It seems likely that this will become a bigger issue as the demand for alternative fuels ramps up. But there are opportunities for Australians to take advantage of the food crisis and Sheales says our efficiency and innovation is a leading factor. Our food producers are among the most efficient in the world and much research has been invested in developing agriculture in arid and challenging environments. “Some of that expertise could be exported to other countries,” he says.
There is also optimism in the seeds industry. “People here can see opportunities for both developing and exporting seed varieties that may be better suited to a changing climate.”
There is also an enormous amount of waste in food production from fruit left unpicked because it is not a high enough quality, to food rotting in fridges and portions left on restaurant plates. Many countries suffer from storage difficulties. “In Africa, 15 percent of food is eaten by pests in storage,” Robertson says. “There are certainly lots of opportunities to be more efficient in what we do.”
While Stoeckel’s model would see less demand for luxury and more expensive items as people respond to higher prices, Anni Brownjohn, founder and managing director of Ozganics, which manufactures organic processed foods in northern New South Wales, is confident being a niche food producer will help her business thrive. “We are certified organic so we’re very specialised,” she says.
Demand for organic products has skyrocketed in recent years and Brownjohn is noticing strong growth in Asia where she says people are more conscious that what they eat affects them. However, she acknowledges food security is going to be an issue in coming years and exporters will have to “keep their finger on the pulse”. “The challenge is going to be to better understand the threat of food security in your market,” she notes.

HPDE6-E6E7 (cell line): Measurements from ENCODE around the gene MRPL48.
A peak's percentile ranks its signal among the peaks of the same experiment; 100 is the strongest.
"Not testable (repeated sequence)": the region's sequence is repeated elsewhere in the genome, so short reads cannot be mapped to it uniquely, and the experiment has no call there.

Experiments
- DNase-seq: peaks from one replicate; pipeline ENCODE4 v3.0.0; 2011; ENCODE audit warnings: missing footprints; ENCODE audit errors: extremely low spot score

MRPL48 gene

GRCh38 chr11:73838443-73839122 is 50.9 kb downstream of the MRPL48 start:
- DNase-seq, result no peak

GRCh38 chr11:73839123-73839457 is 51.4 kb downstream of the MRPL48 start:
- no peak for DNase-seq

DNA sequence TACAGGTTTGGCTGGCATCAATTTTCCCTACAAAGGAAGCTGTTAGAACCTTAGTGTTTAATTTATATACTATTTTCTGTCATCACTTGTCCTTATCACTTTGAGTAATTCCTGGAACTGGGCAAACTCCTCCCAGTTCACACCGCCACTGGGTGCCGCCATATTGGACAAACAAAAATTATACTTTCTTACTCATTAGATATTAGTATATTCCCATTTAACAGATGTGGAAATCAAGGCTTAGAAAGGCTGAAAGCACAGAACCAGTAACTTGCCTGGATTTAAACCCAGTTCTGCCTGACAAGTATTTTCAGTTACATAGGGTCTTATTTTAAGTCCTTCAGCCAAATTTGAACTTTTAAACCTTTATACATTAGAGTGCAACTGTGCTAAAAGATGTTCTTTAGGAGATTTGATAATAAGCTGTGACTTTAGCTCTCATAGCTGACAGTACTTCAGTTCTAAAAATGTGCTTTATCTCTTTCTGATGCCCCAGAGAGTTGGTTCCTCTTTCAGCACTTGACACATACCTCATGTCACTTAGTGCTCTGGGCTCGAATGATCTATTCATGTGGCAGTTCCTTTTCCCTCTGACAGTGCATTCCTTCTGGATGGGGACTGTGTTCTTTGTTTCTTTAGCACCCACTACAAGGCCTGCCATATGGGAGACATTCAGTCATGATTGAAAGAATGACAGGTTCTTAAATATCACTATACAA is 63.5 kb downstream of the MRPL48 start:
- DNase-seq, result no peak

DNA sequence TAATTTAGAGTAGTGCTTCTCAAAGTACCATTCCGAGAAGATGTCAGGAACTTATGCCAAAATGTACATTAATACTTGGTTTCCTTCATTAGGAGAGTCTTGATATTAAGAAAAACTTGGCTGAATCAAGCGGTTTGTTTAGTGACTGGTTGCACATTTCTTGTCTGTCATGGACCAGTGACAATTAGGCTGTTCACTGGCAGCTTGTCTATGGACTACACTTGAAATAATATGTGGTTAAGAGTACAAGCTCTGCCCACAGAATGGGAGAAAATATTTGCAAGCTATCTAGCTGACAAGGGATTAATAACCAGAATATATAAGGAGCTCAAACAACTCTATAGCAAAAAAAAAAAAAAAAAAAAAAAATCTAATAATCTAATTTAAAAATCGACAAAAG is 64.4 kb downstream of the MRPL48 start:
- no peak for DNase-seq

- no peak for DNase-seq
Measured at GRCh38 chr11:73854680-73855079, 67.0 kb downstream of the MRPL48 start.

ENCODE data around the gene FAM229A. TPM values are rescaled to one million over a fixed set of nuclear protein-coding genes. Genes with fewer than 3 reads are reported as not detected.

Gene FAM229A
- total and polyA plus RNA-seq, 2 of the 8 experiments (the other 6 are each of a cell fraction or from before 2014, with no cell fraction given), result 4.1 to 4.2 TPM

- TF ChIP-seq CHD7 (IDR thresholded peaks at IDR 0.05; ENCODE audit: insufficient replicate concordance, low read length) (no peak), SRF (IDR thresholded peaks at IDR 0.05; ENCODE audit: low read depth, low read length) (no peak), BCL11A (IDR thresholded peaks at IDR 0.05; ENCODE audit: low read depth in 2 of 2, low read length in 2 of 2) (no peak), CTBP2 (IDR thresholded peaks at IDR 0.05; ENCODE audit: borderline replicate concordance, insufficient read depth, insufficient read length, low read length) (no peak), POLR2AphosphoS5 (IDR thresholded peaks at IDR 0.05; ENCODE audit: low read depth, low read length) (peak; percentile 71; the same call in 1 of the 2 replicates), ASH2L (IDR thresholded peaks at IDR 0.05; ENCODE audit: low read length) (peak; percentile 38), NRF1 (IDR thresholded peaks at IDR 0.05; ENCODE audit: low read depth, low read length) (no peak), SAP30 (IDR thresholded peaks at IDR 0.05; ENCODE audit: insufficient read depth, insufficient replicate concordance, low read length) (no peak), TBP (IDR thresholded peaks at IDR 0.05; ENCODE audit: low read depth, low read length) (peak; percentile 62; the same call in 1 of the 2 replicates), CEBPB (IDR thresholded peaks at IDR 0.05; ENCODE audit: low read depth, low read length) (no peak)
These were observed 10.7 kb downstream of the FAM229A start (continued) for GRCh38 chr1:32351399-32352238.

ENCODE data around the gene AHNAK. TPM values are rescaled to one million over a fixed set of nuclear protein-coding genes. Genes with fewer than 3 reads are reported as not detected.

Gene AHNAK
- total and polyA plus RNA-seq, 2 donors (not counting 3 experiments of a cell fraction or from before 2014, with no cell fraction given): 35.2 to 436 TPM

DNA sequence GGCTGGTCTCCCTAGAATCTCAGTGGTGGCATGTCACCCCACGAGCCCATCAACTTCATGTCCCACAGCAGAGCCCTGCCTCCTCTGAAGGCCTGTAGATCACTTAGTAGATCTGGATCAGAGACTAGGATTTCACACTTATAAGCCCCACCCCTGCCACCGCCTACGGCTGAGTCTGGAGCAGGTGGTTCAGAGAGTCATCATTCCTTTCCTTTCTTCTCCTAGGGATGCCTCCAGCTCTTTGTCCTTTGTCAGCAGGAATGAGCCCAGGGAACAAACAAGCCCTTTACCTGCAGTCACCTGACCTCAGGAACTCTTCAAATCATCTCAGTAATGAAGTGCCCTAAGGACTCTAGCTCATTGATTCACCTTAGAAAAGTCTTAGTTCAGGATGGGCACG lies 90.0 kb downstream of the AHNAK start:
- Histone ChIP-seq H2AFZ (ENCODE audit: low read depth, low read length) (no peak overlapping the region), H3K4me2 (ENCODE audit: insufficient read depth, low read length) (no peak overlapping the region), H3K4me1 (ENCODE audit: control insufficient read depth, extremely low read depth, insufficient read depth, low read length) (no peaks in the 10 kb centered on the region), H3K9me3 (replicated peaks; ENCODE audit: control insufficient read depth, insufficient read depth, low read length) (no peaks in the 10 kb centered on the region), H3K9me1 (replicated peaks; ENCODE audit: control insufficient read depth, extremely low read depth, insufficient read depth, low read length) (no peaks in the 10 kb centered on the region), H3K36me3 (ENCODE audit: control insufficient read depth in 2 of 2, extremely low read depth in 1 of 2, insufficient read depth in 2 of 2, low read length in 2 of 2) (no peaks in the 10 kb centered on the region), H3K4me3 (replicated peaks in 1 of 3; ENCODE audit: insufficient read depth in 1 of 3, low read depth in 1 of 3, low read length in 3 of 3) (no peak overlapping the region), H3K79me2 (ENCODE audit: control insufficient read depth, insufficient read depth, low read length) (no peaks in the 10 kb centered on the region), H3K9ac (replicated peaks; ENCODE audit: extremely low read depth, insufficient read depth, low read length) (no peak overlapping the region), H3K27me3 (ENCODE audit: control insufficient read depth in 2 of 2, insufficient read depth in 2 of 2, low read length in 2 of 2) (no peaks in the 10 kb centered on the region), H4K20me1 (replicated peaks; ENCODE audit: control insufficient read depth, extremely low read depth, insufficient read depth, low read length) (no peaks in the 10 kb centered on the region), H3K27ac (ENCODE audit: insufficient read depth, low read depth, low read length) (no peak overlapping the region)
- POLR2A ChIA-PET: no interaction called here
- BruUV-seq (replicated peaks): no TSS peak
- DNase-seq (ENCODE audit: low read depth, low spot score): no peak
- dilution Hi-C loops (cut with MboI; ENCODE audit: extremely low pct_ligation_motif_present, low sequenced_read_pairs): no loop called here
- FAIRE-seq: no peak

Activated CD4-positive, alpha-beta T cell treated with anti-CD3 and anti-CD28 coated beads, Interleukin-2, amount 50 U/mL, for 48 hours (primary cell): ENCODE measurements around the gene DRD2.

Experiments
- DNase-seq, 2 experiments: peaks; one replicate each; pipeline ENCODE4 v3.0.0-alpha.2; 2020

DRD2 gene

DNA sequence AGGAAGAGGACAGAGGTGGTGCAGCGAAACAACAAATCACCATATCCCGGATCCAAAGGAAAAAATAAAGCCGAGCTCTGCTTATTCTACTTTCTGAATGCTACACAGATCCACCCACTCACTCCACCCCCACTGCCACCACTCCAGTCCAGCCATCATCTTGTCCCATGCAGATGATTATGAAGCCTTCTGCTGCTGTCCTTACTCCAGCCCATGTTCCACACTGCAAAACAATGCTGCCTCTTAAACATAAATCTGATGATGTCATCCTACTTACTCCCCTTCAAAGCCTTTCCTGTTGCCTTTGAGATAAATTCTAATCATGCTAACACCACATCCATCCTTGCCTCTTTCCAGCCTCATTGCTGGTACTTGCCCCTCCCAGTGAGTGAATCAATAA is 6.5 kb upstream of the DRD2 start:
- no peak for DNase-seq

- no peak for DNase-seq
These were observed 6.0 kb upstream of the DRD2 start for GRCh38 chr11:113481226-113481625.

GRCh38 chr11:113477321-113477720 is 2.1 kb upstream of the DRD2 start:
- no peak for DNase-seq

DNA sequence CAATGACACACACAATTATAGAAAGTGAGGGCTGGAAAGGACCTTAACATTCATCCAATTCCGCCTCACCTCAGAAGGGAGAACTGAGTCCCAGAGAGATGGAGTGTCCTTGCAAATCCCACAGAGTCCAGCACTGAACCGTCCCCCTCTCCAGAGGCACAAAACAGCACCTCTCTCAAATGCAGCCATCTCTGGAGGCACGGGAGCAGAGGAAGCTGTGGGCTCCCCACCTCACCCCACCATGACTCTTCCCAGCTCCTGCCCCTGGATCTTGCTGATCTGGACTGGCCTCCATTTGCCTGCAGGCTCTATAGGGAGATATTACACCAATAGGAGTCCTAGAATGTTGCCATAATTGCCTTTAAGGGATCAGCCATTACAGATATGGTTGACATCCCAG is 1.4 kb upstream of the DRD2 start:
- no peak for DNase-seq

The ‘crisis’ is a mixed bag for Australia’s agribusiness and value-added food exporters. In the short term, there are opportunities to take advantage of increased commodity prices and the growing demand for luxury and niche produce.
But in the long term, climate change, water supply, land availability and land quality are likely to pose many challenges to increased production. And with the Murray Darling river system in dire straits, the nation is faced with the possibility of not being able to meet normal production levels in years to come.
But Australia is a nation of innovation and the incentives are now there to increase research and make agriculture and food production more efficient than it has ever been.